61. Rather than only increasing the number of proposals for development that need to be considered as major, a converse outcome of footnote 55’s proper application is that a development which may be classed as ‘major development’ under the definition of NPPF Annex 2, but for which a significant adverse impact on a designated area can be confidently ruled out, can be determined as non-major. This means that development far away from an AONB is likely to be able to rule out significant adverse impacts, depending of course upon its specific nature, scale and setting.
62. Footnote 55 sets a context in which the intent of this part of paragraph 172 is to restrict development that has a significant adverse impact on the purpose for which AONBs are designated, that is conservation and enhancement of their natural beauty. An interpretation of this part of paragraph 172 that seeks to ensure the conservation and enhancement of a designated area, regardless of where the effect arises from is entirely consistent with the statutory text on AONB’s and, the statutory section 85 CRoW Act 2000 duty placed on local planning authorities.
63. The same footnote 55 context provides for instances where major development as per the rest of the framework outwith paras 172 and 173 and outside of AONBs that results in adverse impacts that are not evaluated as significant adverse impacts on the conservation and enhancement of the natural beauty of an AONB, not to be deemed paragraph 172 major development. To this end it is perverse to claim an interpretation that “… all applications for major developments, no matter how far away they are from an AONB should be refused other than [in] exceptional circumstances [and where it can be demonstrated they are in the public interest]”. Instead the combination of paragraph 172 and footnote 55 place the emphasis on impacts and not the location of the development. A principle that we have repeatedly shown to be consistent with AONB statute.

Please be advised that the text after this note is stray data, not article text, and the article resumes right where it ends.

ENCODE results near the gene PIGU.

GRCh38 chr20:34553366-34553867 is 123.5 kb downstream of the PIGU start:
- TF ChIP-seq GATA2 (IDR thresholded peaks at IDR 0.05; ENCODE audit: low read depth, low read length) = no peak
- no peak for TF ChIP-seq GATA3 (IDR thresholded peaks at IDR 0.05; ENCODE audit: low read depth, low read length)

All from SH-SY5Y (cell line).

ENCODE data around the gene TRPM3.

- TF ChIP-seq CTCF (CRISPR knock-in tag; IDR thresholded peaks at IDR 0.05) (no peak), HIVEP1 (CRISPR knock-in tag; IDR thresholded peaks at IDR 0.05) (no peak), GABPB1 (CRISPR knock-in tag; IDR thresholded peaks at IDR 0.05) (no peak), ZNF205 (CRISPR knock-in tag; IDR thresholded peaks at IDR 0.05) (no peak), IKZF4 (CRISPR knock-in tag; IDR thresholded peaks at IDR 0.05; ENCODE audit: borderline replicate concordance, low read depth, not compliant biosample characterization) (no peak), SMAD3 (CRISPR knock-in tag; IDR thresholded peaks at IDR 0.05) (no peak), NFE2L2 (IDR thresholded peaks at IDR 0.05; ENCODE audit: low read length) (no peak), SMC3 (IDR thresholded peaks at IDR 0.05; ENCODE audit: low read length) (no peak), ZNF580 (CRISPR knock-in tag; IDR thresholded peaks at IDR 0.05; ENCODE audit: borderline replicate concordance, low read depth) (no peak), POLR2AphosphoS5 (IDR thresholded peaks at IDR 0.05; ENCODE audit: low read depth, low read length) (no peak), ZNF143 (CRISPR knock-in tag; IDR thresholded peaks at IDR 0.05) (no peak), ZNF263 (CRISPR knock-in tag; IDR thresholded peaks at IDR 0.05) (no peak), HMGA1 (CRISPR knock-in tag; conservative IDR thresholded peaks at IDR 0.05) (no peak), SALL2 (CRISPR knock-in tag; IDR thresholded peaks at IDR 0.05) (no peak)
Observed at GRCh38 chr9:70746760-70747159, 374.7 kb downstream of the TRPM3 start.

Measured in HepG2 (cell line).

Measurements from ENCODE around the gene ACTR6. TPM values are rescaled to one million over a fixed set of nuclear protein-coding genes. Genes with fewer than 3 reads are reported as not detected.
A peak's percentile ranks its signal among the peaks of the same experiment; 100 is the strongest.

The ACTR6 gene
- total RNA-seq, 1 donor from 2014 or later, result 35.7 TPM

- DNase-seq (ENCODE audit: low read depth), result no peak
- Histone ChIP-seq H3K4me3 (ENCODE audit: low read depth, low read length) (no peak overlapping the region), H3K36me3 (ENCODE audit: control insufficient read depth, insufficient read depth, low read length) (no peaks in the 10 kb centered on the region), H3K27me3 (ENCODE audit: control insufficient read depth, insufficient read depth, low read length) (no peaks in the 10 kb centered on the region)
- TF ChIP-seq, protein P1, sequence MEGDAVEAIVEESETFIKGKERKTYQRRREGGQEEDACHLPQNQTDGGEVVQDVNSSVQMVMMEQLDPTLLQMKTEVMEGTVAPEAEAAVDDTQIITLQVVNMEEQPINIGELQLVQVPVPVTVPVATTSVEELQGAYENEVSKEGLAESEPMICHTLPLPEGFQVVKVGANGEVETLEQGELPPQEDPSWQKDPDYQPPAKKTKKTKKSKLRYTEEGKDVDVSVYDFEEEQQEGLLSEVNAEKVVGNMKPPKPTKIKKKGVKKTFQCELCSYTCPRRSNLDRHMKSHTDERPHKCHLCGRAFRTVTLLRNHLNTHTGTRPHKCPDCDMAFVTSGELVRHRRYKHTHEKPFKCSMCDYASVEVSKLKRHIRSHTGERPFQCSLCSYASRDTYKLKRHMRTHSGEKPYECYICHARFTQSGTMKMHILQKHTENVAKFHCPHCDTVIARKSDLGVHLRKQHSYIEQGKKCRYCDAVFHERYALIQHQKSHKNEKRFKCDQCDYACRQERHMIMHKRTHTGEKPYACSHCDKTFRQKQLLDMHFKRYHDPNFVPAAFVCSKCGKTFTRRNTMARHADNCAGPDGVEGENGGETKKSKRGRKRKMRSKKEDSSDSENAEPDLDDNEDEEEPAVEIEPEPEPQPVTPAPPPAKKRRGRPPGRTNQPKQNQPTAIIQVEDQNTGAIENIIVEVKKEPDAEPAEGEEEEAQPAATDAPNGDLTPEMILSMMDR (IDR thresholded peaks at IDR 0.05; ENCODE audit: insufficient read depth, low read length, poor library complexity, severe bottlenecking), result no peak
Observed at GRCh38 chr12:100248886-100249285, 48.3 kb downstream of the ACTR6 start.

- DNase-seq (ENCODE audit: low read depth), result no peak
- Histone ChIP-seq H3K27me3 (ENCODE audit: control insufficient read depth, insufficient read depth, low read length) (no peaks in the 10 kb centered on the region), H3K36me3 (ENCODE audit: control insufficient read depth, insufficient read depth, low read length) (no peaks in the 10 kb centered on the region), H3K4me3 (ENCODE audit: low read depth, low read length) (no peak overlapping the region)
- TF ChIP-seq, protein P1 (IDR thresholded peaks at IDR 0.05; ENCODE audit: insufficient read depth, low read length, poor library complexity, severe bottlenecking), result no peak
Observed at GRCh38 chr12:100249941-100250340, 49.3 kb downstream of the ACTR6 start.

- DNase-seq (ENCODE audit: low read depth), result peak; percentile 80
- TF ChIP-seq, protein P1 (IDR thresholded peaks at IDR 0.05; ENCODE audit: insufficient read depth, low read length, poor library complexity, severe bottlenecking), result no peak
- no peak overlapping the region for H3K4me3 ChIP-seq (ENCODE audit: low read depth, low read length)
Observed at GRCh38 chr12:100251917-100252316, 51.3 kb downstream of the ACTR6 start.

The position of the NPPF policy on AONBs within the NPPF 64. As the opinion acknowledges, the NPPF is to be interpreted as a whole. This means that it does not matter where in the document the AONB policies are placed. And in fact, the NPPF itself makes clear that the “overarching objectives of sustainability are to be pursued in mutually supportive ways (so that opportunities can be taken to secure net gains across each of the different objectives).” (Underlining added). Clearly therefore, policies relating to, for example, delivering a sufficient supply of homes are not placed above those relating to conserving and enhancing the natural environment merely because they appear earlier in the document. Such a stance would not enable the planning system to contribute to the Government’s aim of achieving sustainable development. Whereas, the appearance of the AONB policy in footnote 6 to paragraph 11, as a matter that can restrict development in both planmaking and decision-taking, elevates its importance above some of the other polices in the NPPF.